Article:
Updated: Oct 12, 2020
The Science of Animal Assisted Therapy
Pet Therapy Teams, which consist of a human handler and a trained animal, can have a significant positive impact in a variety of contexts. They can open hearts and minds, ease anxiety, help people cope with trauma, injury and illness, lower stress, and help people find their smile.
Pet Therapy Teams visit children and adults in schools, hospitals, jails, hospice, courtrooms, libraries, and in many therapeutic environments.
There are several organizations that certify Pet Handler Teams, such as Alliance of Therapy Dogs, Therapy Dogs International, and Pet Partners, just to name a few. The tests vary by organization, but they are rigorous, requiring very specific obedience and social skills from both the human and the animal. While dogs are the most common to be certified as a visiting therapy teams, horses, miniature horses, cats, rabbits, llamas, dolphins, pigs, goats, birds, monkeys and "pocket animals" are also certified by some organizations.
Therapy animals provide interaction and companionship and may assist in emotional, psychological, and physical interventions in a variety of therapeutic contexts. There are two main categories for Pet Therapy in which certified and registered handler/owners might participate:
1 ) Animal Assisted Therapy (AAT)
2) Animal Assisted Activity (AAA)
Animal Assisted Therapy involves the owner and animal working in tandem with a health professional. The Pet Partners Standards of Practice for Animal-Assisted Therapy defines AAT as follows:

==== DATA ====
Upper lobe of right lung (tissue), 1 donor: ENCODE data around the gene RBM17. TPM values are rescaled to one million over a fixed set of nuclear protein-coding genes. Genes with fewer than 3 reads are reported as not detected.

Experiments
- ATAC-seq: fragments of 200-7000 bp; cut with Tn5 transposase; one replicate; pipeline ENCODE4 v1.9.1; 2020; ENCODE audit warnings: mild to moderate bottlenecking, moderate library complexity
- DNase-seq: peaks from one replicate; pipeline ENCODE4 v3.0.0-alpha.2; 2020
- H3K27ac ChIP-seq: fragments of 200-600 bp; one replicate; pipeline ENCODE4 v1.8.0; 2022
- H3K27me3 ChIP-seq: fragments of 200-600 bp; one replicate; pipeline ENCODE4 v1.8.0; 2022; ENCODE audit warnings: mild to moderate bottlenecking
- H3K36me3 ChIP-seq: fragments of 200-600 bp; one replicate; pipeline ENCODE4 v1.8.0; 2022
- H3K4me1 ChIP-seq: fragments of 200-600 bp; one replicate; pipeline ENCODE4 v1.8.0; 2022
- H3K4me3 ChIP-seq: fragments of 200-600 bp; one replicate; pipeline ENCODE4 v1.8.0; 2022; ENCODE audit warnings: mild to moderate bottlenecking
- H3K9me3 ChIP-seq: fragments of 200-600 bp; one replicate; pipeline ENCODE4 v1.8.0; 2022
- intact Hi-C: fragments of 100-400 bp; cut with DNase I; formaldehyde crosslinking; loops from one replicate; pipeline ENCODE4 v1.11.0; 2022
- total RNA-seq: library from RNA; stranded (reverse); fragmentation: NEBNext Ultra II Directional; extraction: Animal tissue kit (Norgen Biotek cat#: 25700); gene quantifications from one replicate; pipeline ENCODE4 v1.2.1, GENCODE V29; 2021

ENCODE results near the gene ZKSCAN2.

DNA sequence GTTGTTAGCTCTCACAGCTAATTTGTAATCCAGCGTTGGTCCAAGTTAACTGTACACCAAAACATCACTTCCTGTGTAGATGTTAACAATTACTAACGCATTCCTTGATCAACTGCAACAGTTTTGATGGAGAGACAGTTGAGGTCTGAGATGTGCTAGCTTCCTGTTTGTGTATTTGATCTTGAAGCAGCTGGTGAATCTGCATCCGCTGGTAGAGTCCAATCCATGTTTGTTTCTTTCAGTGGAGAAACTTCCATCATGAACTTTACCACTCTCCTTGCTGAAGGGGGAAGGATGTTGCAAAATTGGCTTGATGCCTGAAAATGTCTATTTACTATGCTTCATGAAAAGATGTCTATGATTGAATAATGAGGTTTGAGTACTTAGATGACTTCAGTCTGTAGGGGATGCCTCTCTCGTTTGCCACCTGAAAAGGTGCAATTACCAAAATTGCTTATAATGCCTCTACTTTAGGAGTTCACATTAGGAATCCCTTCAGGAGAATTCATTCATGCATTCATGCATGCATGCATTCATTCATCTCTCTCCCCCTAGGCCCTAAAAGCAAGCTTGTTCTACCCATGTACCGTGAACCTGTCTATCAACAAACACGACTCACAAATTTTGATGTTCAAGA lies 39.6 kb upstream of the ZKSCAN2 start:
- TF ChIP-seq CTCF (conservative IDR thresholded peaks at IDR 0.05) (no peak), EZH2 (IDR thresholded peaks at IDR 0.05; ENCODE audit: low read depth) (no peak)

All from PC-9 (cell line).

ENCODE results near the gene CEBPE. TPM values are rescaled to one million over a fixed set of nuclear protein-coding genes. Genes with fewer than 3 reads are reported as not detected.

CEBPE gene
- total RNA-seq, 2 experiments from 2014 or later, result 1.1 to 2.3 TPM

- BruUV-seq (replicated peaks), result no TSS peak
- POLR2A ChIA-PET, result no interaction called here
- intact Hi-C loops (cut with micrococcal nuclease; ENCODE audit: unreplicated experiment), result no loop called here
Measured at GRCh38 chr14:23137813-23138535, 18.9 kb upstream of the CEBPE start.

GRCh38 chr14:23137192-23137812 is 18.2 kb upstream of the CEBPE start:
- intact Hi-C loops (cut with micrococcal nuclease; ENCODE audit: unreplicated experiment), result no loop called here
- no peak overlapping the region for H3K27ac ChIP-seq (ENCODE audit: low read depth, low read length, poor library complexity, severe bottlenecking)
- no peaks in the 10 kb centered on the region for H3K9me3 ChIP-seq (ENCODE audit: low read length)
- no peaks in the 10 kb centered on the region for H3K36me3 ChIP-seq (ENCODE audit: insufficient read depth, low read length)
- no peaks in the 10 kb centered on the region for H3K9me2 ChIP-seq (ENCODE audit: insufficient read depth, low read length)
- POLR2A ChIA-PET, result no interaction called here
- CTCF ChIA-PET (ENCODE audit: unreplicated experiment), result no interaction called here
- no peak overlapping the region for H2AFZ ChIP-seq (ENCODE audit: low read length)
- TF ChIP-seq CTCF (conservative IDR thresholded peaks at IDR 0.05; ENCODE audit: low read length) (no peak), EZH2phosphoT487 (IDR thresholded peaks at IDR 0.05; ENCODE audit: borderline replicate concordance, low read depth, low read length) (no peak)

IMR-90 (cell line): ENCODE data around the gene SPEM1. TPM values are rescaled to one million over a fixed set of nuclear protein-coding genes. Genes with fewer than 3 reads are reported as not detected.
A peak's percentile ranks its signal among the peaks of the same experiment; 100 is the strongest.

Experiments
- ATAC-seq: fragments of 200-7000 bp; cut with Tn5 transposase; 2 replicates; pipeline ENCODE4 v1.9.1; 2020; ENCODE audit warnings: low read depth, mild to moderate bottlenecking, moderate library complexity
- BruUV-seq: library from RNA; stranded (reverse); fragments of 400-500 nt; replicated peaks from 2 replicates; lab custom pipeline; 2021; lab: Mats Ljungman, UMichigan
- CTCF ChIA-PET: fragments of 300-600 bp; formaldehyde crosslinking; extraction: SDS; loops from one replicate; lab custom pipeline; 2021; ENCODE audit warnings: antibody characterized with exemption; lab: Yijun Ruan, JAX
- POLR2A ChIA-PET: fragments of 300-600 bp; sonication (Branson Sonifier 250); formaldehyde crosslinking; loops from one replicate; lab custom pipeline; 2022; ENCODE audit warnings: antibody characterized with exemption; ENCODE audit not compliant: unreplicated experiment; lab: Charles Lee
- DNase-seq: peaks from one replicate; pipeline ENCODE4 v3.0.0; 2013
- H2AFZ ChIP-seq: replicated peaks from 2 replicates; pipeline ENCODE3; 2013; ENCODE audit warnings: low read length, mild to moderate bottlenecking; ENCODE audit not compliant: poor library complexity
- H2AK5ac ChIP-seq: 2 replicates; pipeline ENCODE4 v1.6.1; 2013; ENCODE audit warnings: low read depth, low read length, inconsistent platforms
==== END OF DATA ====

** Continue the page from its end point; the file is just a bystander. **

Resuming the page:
"AAT is a goal-directed intervention in which an animal that meets specific criteria is an integral part of the treatment process. AAT is directed and/or delivered by a health/human service professional with specialized expertise, and within the scope of practice of his/her profession. AAT is designed to promote improvement in human physical, social, emotional, and/or cognitive functioning. AAT is provided in a variety of settings and may be group or individual in nature. This process is documented and evaluated."
AAT has been shown to have multiple benefits for a variety of patients. One randomized control study with patients hospitalized with heart failure was investigated by US Army researchers and reported in the US Army Medical Department Journal. They discovered that those who had just eight minutes of AAT, self-reported less anxiety but also had a "Change from baseline that indicated a significant decrease in systolic pulmonary artery pressure and pulmonary capillary wedge pressure" (US Army Medical Department Journal, Canine Edition USAMDJ).
Another benefit of AAT is that patients who are less willing to comply with treatment or hospital procedures, either because of pain, depression, fatigue, or other reasons, are more likely to be motivated to participate in their treatment if a trained dog is present and involved in their procedures. This has been seen across numerous areas, but one notable example is with Canine Assisted Ambulation (CAA), in which dogs help motivate patients to move more.
Knisely and Barker report that cardiac patients who first refused ambulation with an aide, were then presented with a canine-assisted ambulation. They state that with canine assistance, 18.9% of cardiac patients reversed their position, and voluntarily ambulated with the dog.
"Other patients who that engaged in the CAA walked almost twice as many steps (96% more). This study suggests that CAA may be motivational and an effective adjunct to existing ambulation and patient care routines. Furthermore, as early ambulation has been associated with decreased length of stay and thus reduced patient care costs among cardiac patients, the use of CAA may additionally improve (patient) outcomes." (USAMDJ)